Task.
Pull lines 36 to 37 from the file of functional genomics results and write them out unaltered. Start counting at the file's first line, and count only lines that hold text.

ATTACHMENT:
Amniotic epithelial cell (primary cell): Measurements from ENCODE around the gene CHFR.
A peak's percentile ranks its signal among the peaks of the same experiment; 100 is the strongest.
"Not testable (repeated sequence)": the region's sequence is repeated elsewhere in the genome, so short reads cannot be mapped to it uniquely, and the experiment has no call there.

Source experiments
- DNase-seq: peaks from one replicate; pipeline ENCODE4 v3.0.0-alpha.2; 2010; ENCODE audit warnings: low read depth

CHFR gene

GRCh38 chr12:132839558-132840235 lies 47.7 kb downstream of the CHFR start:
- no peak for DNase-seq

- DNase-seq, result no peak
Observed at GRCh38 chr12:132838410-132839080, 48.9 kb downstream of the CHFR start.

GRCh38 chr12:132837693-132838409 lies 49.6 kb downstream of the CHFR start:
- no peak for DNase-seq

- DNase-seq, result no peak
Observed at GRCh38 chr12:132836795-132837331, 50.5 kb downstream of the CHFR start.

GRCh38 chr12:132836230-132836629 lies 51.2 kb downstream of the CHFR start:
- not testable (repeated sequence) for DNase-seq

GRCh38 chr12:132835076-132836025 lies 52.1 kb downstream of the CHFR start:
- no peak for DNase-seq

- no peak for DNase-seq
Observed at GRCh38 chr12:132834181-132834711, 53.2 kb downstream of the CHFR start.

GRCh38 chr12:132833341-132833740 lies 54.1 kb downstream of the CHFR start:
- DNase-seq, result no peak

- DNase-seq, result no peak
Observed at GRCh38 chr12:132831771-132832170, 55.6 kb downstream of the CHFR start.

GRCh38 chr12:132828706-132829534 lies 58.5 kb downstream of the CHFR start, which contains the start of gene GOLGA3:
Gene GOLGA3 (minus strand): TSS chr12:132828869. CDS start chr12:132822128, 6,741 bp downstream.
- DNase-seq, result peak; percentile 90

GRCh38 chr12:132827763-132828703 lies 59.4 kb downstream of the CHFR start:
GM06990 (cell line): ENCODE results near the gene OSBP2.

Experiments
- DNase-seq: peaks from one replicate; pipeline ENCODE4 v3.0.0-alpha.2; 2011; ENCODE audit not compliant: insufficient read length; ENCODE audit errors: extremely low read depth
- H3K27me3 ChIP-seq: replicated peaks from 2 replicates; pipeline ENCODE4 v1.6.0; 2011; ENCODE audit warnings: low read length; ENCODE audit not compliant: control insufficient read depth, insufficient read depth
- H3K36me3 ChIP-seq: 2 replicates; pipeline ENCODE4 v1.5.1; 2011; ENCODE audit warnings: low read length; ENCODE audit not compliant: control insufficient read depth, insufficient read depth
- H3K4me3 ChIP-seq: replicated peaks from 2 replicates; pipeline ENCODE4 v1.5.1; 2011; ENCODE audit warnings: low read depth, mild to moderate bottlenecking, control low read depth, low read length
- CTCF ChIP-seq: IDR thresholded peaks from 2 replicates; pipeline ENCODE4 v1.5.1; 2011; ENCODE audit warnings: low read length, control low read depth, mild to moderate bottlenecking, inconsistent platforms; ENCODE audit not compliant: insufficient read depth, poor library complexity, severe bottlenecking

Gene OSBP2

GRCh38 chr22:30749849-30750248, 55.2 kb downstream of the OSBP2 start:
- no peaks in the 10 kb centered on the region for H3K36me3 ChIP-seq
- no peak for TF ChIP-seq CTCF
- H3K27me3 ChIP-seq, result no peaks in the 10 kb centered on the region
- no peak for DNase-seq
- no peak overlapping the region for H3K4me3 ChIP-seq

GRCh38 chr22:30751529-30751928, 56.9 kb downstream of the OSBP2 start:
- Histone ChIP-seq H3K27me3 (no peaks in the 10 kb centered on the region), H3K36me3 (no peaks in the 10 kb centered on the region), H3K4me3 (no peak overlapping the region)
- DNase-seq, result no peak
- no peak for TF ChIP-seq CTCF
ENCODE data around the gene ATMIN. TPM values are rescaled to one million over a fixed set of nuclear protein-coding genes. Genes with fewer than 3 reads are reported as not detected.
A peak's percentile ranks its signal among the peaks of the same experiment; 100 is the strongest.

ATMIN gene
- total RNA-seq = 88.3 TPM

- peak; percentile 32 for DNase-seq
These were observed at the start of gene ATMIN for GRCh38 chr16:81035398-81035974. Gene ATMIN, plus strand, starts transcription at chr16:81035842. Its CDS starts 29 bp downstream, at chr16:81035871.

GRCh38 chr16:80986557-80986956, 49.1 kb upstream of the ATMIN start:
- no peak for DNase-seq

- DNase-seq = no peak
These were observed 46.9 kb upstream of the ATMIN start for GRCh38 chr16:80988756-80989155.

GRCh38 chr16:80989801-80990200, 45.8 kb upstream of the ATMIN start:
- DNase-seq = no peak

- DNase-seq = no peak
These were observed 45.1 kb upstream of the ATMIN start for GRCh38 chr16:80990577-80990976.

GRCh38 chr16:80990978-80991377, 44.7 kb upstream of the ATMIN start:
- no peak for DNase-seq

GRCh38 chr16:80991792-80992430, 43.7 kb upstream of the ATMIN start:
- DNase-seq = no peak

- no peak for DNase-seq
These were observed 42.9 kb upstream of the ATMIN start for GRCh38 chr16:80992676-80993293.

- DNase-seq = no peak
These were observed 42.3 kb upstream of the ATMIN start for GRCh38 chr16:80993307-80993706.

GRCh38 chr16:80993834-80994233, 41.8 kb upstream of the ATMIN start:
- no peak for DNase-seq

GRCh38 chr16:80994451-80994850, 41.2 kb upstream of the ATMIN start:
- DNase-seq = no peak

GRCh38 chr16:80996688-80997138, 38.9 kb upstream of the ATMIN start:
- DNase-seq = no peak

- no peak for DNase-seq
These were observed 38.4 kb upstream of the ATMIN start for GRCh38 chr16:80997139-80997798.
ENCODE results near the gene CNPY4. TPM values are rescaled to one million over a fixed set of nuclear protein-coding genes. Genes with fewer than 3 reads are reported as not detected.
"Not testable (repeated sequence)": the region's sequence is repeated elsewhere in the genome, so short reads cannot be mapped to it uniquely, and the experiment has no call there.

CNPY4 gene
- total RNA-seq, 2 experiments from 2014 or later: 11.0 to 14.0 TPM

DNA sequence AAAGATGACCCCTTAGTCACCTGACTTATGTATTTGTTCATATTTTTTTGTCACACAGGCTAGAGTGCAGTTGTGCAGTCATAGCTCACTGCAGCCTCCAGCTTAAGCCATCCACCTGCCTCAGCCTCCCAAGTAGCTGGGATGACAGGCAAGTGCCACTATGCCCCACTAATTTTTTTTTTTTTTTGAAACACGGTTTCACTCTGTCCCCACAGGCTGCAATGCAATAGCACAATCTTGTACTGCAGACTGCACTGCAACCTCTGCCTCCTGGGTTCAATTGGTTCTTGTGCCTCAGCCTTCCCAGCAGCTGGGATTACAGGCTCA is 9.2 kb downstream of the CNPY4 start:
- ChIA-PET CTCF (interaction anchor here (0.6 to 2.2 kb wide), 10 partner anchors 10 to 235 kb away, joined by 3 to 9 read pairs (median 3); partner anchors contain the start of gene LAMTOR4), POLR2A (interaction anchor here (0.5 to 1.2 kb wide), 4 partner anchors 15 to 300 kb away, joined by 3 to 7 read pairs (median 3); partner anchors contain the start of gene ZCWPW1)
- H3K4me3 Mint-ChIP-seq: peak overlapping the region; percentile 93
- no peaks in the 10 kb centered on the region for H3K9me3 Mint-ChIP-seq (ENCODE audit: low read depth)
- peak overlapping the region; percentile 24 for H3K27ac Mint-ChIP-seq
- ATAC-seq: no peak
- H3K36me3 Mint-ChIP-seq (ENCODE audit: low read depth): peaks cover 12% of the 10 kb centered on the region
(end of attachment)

Gene OSBP2

GRCh38 chr22:30749849-30750248, 55.2 kb downstream of the OSBP2 start: